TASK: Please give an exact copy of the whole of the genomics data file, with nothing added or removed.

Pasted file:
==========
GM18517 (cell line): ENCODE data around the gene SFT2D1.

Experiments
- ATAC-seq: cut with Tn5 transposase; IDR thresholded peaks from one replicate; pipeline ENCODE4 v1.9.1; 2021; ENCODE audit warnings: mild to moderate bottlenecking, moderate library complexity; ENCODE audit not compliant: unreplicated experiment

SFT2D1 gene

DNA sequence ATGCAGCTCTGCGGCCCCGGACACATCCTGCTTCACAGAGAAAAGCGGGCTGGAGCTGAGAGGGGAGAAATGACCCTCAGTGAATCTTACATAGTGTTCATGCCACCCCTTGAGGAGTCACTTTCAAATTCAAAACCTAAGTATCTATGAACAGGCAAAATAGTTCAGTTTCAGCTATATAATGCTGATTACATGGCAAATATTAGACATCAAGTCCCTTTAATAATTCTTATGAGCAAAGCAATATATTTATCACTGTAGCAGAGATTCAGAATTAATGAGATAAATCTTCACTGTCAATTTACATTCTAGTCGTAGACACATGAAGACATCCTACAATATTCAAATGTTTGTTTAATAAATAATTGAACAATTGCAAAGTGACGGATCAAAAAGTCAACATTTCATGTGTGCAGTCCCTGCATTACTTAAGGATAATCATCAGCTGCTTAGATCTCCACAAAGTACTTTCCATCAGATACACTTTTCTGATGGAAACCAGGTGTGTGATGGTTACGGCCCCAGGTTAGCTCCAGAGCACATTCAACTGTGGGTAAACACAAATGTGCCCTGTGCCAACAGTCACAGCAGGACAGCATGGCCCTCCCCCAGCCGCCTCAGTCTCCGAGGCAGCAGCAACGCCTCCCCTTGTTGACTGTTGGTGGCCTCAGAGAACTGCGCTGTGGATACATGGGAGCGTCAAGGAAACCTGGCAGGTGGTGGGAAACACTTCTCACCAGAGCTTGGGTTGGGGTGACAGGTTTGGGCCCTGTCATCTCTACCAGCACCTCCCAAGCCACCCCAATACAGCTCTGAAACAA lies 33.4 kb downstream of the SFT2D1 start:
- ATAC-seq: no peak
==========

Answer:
GM18517 (cell line): ENCODE data around the gene SFT2D1.

Experiments
- ATAC-seq: cut with Tn5 transposase; IDR thresholded peaks from one replicate; pipeline ENCODE4 v1.9.1; 2021; ENCODE audit warnings: mild to moderate bottlenecking, moderate library complexity; ENCODE audit not compliant: unreplicated experiment

SFT2D1 gene

DNA sequence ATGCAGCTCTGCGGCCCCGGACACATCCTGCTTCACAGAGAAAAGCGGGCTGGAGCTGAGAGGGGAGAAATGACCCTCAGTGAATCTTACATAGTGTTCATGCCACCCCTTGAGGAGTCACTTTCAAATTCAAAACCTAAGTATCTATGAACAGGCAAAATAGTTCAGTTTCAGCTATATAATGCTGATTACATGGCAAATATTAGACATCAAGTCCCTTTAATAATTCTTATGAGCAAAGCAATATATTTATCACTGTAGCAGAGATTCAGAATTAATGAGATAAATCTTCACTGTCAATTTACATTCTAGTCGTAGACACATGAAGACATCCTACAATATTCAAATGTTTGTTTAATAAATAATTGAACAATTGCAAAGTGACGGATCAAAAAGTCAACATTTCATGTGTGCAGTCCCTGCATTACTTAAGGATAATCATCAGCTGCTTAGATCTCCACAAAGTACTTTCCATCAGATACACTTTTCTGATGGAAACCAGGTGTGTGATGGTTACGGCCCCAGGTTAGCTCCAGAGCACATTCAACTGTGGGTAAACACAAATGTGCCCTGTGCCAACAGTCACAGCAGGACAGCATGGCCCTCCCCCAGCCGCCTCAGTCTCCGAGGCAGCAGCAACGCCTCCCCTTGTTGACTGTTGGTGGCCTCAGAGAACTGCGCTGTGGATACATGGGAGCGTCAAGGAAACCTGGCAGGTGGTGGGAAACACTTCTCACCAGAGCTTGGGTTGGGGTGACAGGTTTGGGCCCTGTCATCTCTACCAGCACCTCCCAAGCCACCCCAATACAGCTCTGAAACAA lies 33.4 kb downstream of the SFT2D1 start:
- ATAC-seq: no peak